First World War trenches are to be reconstructed next month in one of Scotland's biggest public parks as part of a £100,000 project.

The labryinth of claustrophobic conditions in which British and German soldiers found themselves living and dying in during the 1914-1918 conflict are to be recreated using old troops' field manuals and from soldiers' accounts of them in Pollok Country Park in Glasgow.

Titled Digging In, the project has been awarded a Heritage Lottery Fund grant of £99,600 and will be created by Northlight Heritage, Glasgow City Council, the University of Glasgow and Stewart's Melville College ahead of the launch on September 19.

Through November 2018, it will host a regular programme of public events and school visits. Hands-on learning activities and living history events will help convey how soldiers managed life in the hostile, stressful environment of the Western Front and the conflict's impact on communities on the Home Front.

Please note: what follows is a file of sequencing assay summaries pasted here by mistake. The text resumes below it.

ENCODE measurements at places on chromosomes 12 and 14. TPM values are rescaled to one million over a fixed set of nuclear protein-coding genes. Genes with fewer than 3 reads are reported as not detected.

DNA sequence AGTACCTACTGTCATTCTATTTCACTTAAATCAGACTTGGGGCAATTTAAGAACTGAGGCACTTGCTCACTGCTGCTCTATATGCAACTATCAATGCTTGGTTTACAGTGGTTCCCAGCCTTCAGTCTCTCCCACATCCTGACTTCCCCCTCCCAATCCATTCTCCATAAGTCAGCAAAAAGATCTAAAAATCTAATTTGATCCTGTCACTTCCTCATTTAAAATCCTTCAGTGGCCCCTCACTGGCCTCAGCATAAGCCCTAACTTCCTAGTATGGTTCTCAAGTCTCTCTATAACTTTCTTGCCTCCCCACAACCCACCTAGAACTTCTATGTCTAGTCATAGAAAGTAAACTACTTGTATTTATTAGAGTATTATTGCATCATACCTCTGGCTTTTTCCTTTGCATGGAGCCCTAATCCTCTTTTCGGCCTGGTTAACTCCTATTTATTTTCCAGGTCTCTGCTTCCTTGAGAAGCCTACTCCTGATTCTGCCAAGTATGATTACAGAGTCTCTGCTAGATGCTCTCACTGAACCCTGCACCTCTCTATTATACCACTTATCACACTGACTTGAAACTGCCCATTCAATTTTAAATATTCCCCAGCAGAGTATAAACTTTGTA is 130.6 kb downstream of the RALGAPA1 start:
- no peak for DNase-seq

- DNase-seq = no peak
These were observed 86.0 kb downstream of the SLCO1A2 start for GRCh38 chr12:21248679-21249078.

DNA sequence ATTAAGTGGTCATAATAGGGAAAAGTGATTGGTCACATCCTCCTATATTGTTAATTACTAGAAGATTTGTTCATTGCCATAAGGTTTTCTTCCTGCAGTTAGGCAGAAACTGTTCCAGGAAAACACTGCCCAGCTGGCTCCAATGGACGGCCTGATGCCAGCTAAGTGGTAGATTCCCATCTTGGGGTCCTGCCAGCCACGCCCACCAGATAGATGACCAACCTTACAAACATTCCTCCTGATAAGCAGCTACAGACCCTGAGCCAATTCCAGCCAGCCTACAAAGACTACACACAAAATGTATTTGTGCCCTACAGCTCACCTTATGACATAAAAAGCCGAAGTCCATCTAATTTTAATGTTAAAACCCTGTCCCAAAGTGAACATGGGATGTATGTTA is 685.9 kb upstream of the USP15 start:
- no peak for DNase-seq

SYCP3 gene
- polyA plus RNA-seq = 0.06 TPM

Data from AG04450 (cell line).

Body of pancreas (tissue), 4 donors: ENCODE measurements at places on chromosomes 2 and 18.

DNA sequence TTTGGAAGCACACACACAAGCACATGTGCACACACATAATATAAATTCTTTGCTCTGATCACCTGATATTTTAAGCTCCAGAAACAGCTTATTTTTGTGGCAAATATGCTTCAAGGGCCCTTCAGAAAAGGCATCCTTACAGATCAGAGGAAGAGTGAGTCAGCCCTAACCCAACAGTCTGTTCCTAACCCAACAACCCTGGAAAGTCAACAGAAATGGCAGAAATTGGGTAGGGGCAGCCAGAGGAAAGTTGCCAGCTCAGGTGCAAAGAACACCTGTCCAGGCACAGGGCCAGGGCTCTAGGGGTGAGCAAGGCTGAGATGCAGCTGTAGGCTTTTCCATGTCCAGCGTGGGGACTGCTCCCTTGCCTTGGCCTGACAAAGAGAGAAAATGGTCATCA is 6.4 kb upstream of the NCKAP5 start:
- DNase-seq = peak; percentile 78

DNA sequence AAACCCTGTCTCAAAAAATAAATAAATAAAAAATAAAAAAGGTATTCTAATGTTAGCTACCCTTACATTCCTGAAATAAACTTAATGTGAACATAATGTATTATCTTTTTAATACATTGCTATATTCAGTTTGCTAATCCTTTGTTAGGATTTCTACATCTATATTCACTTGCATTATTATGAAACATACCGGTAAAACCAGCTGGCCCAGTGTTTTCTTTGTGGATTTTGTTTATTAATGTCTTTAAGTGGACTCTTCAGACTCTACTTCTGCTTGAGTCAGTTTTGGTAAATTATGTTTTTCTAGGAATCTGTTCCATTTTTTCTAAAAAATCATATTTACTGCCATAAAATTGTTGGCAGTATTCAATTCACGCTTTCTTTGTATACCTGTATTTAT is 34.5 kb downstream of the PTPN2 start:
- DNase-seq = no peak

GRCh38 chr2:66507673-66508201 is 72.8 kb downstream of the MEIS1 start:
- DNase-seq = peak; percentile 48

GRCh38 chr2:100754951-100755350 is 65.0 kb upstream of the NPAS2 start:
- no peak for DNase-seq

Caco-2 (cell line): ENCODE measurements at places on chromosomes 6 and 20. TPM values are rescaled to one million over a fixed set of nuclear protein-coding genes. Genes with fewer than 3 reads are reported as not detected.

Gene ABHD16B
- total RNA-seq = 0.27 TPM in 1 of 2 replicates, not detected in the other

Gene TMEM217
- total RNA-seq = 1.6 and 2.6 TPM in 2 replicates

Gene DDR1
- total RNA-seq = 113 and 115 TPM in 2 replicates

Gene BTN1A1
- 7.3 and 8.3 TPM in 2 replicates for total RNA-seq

The reconstruction will serve as a hub for learning about the war's impact on mental health; the role of women; advances in medicine, technology, aerial photography and mapping; influences on contemporary art and literature, and the origins of the Forestry Commission.

Activities and teaching packs will complement classroom learning.

Glasgow's Lord Provost Sadie Docherty said the city was "extremely proud and excited to be part of this project. All of the partners involved are committed to enabling our young people to learn about the First World War in a meaningful and interactive way."